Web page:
I am keenly aware that such a view might be perceived by some as having a good dose of paranoia of my own.
But the Obama administration is keenly aware of the French business outreach to Tehran.
But when she returned home to the U.S., the keenly inquisitive Kavita decided to think of other applications for the concoction.
We are keenly aware of him; he was oblivious to the possibility of our existence.
What they found in test screenings was that children are keenly unaware of global boundaries.
And yet I had been keenly on the look-out for such buildings for several years.
How often and how keenly I have thought of this I will not say.
Madden looked at him keenly, making a swift appraisal which had in it something of the nature of a readjustment.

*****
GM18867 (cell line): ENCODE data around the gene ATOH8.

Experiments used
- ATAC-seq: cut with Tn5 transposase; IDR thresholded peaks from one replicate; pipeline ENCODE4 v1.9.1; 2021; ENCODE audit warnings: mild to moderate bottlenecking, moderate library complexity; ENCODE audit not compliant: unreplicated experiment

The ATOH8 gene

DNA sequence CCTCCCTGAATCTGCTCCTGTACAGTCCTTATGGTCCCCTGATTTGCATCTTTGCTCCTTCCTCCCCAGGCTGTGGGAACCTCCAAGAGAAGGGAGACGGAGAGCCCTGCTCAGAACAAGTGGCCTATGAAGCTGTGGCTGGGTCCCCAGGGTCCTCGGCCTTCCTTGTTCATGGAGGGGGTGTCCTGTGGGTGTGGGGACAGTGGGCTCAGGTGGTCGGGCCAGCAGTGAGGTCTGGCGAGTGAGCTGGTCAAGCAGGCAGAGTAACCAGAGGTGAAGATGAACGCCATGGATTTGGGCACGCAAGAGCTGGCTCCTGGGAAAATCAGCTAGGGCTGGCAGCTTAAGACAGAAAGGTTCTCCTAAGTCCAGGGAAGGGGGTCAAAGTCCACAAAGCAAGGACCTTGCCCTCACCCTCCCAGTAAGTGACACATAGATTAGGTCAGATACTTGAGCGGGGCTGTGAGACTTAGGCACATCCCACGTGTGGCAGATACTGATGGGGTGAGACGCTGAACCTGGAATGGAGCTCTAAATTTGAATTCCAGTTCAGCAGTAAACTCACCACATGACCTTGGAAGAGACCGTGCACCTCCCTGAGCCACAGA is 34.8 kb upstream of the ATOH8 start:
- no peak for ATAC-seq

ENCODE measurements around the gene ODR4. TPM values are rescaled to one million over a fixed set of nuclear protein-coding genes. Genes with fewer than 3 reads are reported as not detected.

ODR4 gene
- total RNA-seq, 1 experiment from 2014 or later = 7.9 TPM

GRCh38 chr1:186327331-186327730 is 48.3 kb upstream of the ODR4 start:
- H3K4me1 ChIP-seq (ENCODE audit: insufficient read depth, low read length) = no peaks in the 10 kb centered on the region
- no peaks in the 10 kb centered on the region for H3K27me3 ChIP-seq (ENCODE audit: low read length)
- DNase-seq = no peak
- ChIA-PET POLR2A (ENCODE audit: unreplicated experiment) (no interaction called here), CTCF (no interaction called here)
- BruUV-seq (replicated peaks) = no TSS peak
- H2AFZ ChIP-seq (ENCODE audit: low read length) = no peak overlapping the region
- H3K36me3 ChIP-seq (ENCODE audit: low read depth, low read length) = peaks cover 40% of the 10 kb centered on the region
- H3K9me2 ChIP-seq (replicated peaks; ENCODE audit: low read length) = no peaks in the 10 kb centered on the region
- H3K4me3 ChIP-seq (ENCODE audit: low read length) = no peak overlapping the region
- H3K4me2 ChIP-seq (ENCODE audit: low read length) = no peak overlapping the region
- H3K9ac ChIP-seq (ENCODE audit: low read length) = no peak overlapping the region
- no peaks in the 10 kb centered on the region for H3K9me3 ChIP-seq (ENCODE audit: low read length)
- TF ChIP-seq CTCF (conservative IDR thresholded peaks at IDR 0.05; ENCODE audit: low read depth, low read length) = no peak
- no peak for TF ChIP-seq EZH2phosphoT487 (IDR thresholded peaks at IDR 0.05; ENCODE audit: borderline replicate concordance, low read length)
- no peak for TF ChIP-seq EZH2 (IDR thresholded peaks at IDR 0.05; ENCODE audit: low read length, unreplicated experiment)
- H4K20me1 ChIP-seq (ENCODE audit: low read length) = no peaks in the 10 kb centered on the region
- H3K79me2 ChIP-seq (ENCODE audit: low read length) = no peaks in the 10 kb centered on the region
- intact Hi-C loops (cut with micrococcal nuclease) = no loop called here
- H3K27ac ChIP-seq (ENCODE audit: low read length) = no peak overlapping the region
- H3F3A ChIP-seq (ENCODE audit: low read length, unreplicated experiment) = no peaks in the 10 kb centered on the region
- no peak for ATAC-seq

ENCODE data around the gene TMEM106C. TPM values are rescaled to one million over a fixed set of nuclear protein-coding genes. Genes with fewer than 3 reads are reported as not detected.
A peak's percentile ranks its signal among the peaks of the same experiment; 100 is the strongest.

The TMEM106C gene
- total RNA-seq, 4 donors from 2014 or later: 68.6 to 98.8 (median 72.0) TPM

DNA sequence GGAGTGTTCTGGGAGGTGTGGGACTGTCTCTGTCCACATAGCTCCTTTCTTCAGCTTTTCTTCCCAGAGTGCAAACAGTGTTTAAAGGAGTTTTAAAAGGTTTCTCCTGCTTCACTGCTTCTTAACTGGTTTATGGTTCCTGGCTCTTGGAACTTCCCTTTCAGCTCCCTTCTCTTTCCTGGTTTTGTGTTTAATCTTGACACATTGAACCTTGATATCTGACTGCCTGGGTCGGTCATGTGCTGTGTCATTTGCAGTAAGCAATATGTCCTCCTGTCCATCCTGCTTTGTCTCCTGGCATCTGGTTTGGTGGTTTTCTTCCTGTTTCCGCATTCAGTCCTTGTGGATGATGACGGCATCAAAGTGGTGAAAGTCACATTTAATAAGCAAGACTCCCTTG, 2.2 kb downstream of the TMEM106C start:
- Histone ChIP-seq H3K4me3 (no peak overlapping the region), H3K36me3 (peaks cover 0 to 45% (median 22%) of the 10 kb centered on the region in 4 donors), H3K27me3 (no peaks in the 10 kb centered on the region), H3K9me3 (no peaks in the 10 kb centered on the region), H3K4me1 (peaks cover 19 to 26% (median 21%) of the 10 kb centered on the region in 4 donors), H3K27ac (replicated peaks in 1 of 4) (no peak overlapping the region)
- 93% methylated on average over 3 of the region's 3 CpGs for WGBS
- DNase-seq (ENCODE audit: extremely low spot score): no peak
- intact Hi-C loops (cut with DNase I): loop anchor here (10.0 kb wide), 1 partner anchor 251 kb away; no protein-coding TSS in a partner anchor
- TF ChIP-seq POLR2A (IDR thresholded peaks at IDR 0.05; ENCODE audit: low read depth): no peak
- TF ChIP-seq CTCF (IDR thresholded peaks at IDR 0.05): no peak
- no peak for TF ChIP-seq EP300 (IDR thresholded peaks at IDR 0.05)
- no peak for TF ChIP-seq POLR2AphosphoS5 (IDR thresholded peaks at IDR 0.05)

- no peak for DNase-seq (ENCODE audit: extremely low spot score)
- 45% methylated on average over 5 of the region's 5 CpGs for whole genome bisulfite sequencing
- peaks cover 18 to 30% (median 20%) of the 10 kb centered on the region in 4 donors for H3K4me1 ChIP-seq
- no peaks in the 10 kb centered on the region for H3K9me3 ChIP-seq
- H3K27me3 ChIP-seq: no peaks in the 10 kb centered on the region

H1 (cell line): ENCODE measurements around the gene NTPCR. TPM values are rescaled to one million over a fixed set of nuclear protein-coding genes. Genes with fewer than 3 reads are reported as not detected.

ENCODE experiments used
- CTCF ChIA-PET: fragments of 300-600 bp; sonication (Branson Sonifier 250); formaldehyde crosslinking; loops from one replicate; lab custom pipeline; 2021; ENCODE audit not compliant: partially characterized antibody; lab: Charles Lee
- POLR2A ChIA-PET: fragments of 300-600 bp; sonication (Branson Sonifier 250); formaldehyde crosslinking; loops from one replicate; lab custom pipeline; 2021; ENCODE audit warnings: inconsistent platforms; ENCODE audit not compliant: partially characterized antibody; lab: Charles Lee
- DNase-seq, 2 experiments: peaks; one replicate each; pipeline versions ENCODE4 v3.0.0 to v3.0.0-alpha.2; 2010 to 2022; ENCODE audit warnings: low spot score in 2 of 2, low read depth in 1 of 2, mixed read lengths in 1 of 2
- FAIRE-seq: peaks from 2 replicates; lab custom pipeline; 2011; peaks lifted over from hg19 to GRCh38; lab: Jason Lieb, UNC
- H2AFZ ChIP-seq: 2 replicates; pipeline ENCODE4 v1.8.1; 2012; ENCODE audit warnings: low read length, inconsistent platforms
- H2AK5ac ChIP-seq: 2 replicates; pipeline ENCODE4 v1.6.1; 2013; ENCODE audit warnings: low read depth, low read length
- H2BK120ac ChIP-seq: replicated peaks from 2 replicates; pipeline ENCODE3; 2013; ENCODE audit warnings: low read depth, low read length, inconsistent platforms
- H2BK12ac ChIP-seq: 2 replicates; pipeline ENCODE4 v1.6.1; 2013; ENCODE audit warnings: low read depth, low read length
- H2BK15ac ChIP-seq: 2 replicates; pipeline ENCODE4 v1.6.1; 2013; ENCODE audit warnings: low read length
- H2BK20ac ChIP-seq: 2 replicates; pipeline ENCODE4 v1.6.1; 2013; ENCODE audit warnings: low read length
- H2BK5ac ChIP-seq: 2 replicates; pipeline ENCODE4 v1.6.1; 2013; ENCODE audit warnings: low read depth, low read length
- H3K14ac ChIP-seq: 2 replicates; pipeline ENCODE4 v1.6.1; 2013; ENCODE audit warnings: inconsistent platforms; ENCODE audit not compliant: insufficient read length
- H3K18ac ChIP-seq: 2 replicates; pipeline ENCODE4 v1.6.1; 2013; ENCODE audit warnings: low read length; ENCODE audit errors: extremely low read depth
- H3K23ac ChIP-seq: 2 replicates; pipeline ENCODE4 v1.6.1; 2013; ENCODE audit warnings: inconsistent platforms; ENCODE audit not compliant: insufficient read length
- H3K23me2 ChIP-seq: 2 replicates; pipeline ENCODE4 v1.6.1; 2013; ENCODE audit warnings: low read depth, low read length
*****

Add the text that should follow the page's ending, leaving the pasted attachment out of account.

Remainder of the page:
He knew he was homely, but never before had he felt it quite so keenly.
A long, keenly thrilling silence followed, broken only by the sound of the younger girl's repressed weeping.
c.1200, from Old English cene "bold brave," later "clever, wise," from Proto-Germanic *kan- "be able to" (see can). Original prehistoric senses seem to have been both "brave" and "skilled;" cognate with Old Norse kænn "skillful, wise," Middle Dutch coene "bold," Dutch koen, Old High German kuon "pugnacious, strong," German kühn "bold, daring." Sense of "eager" is from mid-14c. The meaning "sharp" is peculiar to English: of blades and edges early 13c., of sounds c.1400, of eyesight c.1720. A popular word of approval in teenager and student slang from c.1900.
"lament," 1811, from Irish caoinim "I weep, wail, lament," from Old Irish coinim "I wail." Related: Keened; keening. As a noun from 1830.